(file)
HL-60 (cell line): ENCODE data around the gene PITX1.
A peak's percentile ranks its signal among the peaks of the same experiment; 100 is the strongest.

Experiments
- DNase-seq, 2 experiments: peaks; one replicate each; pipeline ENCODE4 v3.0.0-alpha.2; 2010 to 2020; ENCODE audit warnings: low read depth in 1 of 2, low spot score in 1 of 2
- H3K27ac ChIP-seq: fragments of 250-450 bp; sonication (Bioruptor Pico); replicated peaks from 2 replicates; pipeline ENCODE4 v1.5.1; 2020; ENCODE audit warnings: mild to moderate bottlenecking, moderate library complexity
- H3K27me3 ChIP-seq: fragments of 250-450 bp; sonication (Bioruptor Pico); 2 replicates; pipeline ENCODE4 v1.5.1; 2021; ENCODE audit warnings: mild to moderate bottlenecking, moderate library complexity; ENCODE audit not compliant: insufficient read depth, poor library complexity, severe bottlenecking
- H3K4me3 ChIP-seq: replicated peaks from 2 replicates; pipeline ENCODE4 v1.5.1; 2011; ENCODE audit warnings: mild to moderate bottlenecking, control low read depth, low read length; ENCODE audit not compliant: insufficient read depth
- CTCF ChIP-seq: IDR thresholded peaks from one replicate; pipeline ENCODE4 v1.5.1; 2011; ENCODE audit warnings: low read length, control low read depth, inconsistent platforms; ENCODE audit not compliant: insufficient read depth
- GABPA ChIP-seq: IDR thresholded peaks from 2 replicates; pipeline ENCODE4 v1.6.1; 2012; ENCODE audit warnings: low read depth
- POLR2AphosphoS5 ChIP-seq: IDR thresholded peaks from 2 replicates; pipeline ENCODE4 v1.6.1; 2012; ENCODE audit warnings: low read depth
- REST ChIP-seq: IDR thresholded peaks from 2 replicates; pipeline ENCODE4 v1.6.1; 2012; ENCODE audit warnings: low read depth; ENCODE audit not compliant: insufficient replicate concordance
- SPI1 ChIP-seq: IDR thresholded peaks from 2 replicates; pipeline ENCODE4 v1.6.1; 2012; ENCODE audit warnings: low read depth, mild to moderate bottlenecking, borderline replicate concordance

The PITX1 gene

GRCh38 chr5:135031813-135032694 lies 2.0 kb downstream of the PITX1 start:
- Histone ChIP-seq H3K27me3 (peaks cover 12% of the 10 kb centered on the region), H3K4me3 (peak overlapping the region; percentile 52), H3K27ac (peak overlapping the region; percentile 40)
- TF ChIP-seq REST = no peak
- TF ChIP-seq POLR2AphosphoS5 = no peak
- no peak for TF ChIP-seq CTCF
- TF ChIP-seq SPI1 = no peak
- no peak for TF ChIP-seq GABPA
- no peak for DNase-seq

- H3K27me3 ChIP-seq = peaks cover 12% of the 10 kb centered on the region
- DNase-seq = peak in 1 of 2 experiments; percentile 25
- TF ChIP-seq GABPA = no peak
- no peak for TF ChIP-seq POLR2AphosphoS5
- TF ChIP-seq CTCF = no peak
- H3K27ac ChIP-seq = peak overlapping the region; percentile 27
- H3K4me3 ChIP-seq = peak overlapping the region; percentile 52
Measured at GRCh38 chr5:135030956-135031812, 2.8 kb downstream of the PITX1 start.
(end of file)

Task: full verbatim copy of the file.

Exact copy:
HL-60 (cell line): ENCODE data around the gene PITX1.
A peak's percentile ranks its signal among the peaks of the same experiment; 100 is the strongest.

Experiments
- DNase-seq, 2 experiments: peaks; one replicate each; pipeline ENCODE4 v3.0.0-alpha.2; 2010 to 2020; ENCODE audit warnings: low read depth in 1 of 2, low spot score in 1 of 2
- H3K27ac ChIP-seq: fragments of 250-450 bp; sonication (Bioruptor Pico); replicated peaks from 2 replicates; pipeline ENCODE4 v1.5.1; 2020; ENCODE audit warnings: mild to moderate bottlenecking, moderate library complexity
- H3K27me3 ChIP-seq: fragments of 250-450 bp; sonication (Bioruptor Pico); 2 replicates; pipeline ENCODE4 v1.5.1; 2021; ENCODE audit warnings: mild to moderate bottlenecking, moderate library complexity; ENCODE audit not compliant: insufficient read depth, poor library complexity, severe bottlenecking
- H3K4me3 ChIP-seq: replicated peaks from 2 replicates; pipeline ENCODE4 v1.5.1; 2011; ENCODE audit warnings: mild to moderate bottlenecking, control low read depth, low read length; ENCODE audit not compliant: insufficient read depth
- CTCF ChIP-seq: IDR thresholded peaks from one replicate; pipeline ENCODE4 v1.5.1; 2011; ENCODE audit warnings: low read length, control low read depth, inconsistent platforms; ENCODE audit not compliant: insufficient read depth
- GABPA ChIP-seq: IDR thresholded peaks from 2 replicates; pipeline ENCODE4 v1.6.1; 2012; ENCODE audit warnings: low read depth
- POLR2AphosphoS5 ChIP-seq: IDR thresholded peaks from 2 replicates; pipeline ENCODE4 v1.6.1; 2012; ENCODE audit warnings: low read depth
- REST ChIP-seq: IDR thresholded peaks from 2 replicates; pipeline ENCODE4 v1.6.1; 2012; ENCODE audit warnings: low read depth; ENCODE audit not compliant: insufficient replicate concordance
- SPI1 ChIP-seq: IDR thresholded peaks from 2 replicates; pipeline ENCODE4 v1.6.1; 2012; ENCODE audit warnings: low read depth, mild to moderate bottlenecking, borderline replicate concordance

The PITX1 gene

GRCh38 chr5:135031813-135032694 lies 2.0 kb downstream of the PITX1 start:
- Histone ChIP-seq H3K27me3 (peaks cover 12% of the 10 kb centered on the region), H3K4me3 (peak overlapping the region; percentile 52), H3K27ac (peak overlapping the region; percentile 40)
- TF ChIP-seq REST = no peak
- TF ChIP-seq POLR2AphosphoS5 = no peak
- no peak for TF ChIP-seq CTCF
- TF ChIP-seq SPI1 = no peak
- no peak for TF ChIP-seq GABPA
- no peak for DNase-seq

- H3K27me3 ChIP-seq = peaks cover 12% of the 10 kb centered on the region
- DNase-seq = peak in 1 of 2 experiments; percentile 25
- TF ChIP-seq GABPA = no peak
- no peak for TF ChIP-seq POLR2AphosphoS5
- TF ChIP-seq CTCF = no peak
- H3K27ac ChIP-seq = peak overlapping the region; percentile 27
- H3K4me3 ChIP-seq = peak overlapping the region; percentile 52
Measured at GRCh38 chr5:135030956-135031812, 2.8 kb downstream of the PITX1 start.